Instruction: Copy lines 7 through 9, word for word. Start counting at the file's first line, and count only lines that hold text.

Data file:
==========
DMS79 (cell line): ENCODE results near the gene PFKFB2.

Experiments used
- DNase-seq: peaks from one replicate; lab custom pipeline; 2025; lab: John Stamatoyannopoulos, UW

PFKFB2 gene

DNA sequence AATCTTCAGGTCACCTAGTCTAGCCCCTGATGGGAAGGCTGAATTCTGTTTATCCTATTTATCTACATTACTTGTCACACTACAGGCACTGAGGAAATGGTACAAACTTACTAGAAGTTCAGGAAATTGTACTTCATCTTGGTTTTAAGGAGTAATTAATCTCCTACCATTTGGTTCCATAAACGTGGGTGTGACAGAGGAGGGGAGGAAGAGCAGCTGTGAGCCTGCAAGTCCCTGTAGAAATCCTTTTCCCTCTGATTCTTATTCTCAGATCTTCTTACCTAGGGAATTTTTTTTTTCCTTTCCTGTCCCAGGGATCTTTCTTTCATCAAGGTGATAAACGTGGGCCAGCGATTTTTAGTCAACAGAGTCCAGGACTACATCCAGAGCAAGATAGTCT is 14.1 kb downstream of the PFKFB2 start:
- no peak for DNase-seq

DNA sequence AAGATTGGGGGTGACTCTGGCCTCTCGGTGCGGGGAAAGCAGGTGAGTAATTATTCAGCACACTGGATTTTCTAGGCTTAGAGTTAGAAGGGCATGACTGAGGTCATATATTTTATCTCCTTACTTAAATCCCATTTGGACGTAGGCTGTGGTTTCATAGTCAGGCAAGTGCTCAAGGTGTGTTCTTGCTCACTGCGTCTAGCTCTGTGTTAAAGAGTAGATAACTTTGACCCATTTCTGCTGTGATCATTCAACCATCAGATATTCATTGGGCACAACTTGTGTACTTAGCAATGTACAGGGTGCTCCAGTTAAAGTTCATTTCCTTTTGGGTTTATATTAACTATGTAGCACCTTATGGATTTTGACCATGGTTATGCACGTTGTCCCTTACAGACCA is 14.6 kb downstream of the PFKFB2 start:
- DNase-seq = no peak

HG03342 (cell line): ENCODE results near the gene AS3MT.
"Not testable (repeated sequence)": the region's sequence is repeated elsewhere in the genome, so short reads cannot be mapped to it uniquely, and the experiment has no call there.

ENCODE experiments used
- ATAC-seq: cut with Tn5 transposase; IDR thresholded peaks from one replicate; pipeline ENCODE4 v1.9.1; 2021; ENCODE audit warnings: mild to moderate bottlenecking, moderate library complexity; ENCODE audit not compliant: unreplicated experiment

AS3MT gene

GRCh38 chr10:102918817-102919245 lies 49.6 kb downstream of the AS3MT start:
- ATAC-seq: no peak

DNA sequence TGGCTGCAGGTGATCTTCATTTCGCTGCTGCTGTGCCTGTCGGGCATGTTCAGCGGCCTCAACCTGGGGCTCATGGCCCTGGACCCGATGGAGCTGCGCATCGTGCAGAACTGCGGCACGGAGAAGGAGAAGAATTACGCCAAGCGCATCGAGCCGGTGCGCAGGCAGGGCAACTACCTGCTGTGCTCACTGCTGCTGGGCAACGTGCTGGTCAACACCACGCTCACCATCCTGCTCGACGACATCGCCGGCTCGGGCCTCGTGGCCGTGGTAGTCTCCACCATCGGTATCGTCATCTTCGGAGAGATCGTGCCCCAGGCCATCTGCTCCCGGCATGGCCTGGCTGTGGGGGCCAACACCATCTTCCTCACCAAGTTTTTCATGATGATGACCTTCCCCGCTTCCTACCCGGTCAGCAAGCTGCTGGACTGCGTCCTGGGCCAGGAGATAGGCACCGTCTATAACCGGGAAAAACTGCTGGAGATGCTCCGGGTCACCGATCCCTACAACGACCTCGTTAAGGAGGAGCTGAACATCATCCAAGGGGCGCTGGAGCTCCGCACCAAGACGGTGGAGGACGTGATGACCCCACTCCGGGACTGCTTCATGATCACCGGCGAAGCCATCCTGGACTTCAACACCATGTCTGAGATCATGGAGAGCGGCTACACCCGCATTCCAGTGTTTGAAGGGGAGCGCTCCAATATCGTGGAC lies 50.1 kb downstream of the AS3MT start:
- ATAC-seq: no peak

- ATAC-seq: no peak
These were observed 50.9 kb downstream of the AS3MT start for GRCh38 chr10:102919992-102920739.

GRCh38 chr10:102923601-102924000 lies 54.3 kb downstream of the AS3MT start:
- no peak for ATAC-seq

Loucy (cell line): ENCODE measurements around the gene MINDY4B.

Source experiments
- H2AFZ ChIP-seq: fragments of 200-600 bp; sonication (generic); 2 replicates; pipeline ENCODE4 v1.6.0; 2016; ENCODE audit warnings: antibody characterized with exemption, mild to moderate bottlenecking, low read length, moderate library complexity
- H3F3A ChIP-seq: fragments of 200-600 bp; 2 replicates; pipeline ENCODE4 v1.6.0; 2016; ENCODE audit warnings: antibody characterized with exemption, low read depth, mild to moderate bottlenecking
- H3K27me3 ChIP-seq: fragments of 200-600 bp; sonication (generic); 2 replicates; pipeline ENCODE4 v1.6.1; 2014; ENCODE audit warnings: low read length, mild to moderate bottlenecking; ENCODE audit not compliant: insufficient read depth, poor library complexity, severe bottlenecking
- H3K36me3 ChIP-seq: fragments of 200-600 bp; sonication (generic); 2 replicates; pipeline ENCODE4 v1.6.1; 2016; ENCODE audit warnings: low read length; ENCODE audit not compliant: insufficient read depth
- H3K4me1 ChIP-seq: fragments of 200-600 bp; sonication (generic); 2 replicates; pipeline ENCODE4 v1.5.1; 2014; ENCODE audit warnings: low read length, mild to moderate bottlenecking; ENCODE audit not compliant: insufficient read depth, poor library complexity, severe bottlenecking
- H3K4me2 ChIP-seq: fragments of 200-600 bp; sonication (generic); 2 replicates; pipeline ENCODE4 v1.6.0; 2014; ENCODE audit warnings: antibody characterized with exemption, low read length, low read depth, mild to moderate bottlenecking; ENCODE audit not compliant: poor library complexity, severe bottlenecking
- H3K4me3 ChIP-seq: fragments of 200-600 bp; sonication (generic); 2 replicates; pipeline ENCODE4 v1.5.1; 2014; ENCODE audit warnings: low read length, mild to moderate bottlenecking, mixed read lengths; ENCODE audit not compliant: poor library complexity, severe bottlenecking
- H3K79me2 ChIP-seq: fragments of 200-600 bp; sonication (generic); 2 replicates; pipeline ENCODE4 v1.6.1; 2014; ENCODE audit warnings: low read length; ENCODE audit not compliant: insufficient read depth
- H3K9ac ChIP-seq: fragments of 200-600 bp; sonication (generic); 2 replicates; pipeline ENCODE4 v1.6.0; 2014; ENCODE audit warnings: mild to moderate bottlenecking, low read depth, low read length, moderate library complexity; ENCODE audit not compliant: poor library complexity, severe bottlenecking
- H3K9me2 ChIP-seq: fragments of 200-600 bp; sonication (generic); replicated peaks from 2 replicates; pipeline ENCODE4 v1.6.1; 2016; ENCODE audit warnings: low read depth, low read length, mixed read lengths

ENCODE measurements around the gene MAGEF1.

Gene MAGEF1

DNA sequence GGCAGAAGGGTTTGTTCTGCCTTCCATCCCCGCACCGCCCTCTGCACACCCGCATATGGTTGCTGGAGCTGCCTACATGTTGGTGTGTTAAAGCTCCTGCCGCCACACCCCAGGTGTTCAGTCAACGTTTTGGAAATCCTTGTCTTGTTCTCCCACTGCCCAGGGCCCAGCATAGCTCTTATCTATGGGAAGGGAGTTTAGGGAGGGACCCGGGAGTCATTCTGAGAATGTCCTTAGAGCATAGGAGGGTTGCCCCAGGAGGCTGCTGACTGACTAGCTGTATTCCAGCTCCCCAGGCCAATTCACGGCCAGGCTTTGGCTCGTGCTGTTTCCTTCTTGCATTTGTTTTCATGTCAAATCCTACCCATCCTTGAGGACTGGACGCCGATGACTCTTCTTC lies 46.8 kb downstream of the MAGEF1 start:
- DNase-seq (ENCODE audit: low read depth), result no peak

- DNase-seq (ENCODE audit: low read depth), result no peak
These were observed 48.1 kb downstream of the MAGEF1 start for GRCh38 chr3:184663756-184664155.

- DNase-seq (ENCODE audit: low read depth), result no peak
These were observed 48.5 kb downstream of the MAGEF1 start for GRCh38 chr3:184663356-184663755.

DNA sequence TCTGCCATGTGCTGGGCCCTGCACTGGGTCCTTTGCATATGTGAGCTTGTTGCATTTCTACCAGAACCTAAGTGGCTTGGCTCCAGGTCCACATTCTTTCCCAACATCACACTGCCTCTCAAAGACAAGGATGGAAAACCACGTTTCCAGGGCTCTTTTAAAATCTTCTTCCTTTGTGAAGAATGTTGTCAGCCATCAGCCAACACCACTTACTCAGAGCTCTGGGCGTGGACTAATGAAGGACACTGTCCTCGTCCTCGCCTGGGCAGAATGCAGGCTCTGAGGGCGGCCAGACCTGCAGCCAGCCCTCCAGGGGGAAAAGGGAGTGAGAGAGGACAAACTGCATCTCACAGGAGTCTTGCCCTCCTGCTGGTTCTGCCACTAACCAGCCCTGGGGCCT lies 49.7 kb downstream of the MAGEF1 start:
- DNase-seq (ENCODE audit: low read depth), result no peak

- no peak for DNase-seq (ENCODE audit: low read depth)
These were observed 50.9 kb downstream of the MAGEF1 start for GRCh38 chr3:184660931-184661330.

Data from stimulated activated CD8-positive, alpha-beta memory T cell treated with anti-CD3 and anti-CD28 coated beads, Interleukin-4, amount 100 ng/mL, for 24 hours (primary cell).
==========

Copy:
DNA sequence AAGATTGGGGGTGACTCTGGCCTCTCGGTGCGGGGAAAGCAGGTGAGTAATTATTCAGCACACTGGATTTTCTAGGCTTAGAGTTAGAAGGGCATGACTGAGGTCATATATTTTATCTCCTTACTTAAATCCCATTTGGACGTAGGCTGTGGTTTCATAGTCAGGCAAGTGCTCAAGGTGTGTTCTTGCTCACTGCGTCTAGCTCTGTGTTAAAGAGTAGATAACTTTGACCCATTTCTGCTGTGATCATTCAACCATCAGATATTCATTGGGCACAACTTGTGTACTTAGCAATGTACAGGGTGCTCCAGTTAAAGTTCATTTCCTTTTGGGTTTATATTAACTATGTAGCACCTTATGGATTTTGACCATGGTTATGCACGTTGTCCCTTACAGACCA is 14.6 kb downstream of the PFKFB2 start:
- DNase-seq = no peak

HG03342 (cell line): ENCODE results near the gene AS3MT.